3 edition of Selection for water-use efficiency in grain legumes found in the catalog.
Selection for water-use efficiency in grain legumes
G. C. Wright
by Australian Centre for International Agricultural Research in Canberra
Written in English
|Series||ACIAR Technical Reports -- 27|
|Contributions||Australian Centre for International Agricultural Research., Nageswara Rao R.C.|
|The Physical Object|
|Number of Pages||70|
Plant breeders of field crops have traditionally used multi-environment trials to select among advanced breeding lines for adaptation either to unpredictable target environments or to a range of partially controlled, mainly irrigated, environments. This approach is expensive, difficult to interpret and has resulted in only modest gains in drought prone by: 1. Biomass production, soil water extraction, and water-use efficiency (WUE, kg dry matter (DM)/ growing-season water use) of tropical, summer-growing and temperate, winter-growing forage legumes suited to short-term rotations with crops were compared over several growing seasons in southern Queensland. Tropical legumes lablab (Lablab purpureus cvv. Highworth and Endurance), burgundy Cited by:
This book presents the most comprehensive and up to date review of research on different cool season grain legume crops, nutrients management, biotic and abiotic stresses management, agronomical approaches for drought management, salinity, drought, weed management and water use efficiency, impact on international trade around the world. The grain legumes are grown mainly as pulses providing food for humans, while pasture legumes are cultivated to feed domestic animals. Based on plant utility and economy, legumes are categorized into major and minor species. Major legumes are popular and common with well-established domestication and cultivation, agronomic practices Author: Jacob Popoola, Omena Ojuederie, Conrad Omonhinmin, Adegoke Adegbite.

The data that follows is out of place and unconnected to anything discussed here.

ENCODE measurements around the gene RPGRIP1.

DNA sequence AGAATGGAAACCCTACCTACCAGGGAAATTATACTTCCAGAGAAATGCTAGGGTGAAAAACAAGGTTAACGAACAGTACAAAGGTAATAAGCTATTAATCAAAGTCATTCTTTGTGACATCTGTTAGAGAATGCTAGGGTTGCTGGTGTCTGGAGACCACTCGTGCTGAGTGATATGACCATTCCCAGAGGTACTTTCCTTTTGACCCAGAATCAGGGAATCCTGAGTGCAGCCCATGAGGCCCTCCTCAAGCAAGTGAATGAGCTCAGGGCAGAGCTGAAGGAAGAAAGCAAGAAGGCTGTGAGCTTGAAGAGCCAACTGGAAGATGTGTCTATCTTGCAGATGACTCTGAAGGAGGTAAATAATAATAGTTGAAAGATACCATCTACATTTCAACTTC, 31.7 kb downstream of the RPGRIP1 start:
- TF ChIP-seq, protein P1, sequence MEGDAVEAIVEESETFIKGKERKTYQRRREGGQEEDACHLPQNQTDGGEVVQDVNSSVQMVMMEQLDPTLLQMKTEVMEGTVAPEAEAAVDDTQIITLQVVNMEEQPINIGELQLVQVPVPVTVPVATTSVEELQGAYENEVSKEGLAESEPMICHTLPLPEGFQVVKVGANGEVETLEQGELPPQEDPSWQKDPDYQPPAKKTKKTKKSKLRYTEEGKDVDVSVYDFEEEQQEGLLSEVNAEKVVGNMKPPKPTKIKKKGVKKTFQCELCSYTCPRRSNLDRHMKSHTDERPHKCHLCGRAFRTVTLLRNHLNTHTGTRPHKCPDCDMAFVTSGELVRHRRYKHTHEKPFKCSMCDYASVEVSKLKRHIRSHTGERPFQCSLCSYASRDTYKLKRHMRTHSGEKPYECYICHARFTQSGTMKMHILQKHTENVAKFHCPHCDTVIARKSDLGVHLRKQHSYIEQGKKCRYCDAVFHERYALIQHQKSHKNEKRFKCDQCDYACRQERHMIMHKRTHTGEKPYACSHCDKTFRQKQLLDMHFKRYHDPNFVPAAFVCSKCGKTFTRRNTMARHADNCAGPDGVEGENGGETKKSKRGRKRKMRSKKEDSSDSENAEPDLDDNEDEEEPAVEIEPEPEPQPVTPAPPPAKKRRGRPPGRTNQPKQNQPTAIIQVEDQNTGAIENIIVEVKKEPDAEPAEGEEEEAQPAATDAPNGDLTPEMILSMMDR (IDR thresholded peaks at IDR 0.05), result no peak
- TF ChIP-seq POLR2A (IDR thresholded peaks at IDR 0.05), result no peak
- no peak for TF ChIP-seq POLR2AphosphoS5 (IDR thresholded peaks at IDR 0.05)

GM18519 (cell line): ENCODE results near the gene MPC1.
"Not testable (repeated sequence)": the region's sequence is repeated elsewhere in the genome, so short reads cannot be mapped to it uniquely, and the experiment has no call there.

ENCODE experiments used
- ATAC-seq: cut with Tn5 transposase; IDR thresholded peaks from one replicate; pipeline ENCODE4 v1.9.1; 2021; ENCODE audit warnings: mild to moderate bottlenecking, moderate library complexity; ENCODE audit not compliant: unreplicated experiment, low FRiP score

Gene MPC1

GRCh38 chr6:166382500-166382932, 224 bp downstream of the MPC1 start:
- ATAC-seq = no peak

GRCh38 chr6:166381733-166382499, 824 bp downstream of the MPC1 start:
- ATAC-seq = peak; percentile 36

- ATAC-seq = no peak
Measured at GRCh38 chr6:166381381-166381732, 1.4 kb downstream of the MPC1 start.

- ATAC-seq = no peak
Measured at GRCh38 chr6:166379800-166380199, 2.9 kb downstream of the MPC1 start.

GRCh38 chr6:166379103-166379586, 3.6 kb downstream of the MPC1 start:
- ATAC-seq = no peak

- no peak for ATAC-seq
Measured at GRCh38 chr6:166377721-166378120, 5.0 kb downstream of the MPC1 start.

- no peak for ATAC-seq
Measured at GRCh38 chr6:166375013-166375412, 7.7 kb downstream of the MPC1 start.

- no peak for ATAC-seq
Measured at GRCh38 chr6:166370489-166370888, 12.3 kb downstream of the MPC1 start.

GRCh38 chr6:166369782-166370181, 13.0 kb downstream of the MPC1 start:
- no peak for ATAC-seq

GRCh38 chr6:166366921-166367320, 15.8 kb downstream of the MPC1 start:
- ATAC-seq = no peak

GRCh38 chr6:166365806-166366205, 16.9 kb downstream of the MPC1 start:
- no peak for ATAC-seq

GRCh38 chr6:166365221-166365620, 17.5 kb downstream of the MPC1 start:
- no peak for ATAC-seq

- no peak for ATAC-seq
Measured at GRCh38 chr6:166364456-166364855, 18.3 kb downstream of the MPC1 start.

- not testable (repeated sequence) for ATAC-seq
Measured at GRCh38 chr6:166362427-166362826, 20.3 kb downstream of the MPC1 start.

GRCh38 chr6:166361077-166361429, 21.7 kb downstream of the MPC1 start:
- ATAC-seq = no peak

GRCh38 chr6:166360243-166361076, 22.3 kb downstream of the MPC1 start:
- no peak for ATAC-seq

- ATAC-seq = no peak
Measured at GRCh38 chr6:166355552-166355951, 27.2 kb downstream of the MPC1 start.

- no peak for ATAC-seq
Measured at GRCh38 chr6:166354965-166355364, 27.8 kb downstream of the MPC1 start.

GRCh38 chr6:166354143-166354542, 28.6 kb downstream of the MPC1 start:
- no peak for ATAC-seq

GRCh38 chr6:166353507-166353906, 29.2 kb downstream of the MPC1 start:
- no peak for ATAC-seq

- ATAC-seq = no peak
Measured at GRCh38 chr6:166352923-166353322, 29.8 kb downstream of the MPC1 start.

(). Grain yield, harvest index and water use of wheat. (). Heritability in standard units. (). Rapid assessment of specific leaf area and leaf nitrogen in peanut (Arachis hypogaea L.) using a chlorophyll meter. (). Selection for water-use efficiency in grain legumes".Author: A Cruickshank and. et al. suppressants on water use efficiency and grain yield of perlmillet reported by Dahiya and Singh (). Plant density per unit area is another important factor governing yield of rainfed crops. Bhardwaj et al. () and Pal and Kaushik () suggested that a row .
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Wright and Nageswara Rao () implemented this sort of approach in selecting for improved water-use efficiency in grain legumes, following initial studies identifying genetic variability in. Selection for Water-use Efficiency in Grain Legumes Report of a workshop held at ICRISAT Centre, Andhra Pradesh, India, May Editors: G.C.
Wright and R.C. Nageswara Rao 1 ' ww DIPAITMIWT 01 ICAR ICRISAT - maum WWl~ ICRISAT v -- L fo SS - ~rom pRr om 1 1 XI 96 FOR APPROVAL. Selection for water-use efficiency in grain legumes: report of a workshop held at ICRISAT Centre, Andhra Pradesh, India, May Author: G C Wright ; R C Nageswara Rao ; International Crops Research Institute for the Semi-Arid Tropics.
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Share this. Print the page; Selection for water-use efficiency in grain legumes. Report of a workshop held at ICRISAT. Wright, G C and Rao, R C N () Selection for water-use efficiency in grain legumes.
In: Selection for Water-use Efficiency in Grain Legumes Report of a workshop, MayICRISAT Patancheru, India. Selection for water-use efficiency in grain legumes. By G C Wright and R C N Rao. Get PDF (2 MB) ACIAR and ICRISAT scientists involved in the collaborative research on water use efficiency (WUE) in groundnut (Arachis hypogaea) and grain legumes.
(Arachis hypogaea) and grain legumes. The 14 papers presented at the workshop are grouped Author: G C Wright and R C N Rao. Selection for water use efficiency in food legumes. Wright, G.C. Dr; Ph: (07) ; Fax: (07) ; [email protected] Research organisation: Queensland Department of Primary Industries, Farming Systems Institute, PO Kingaroy Qld Sponsor: ACIAR: Australian Centre for International Agricultural Research Objectives.
efficiency (WUE). It is highly appropriate that we meet to discuss this topic, particularly metho dologies for selection of grain legume genotypes with high water use efficiency.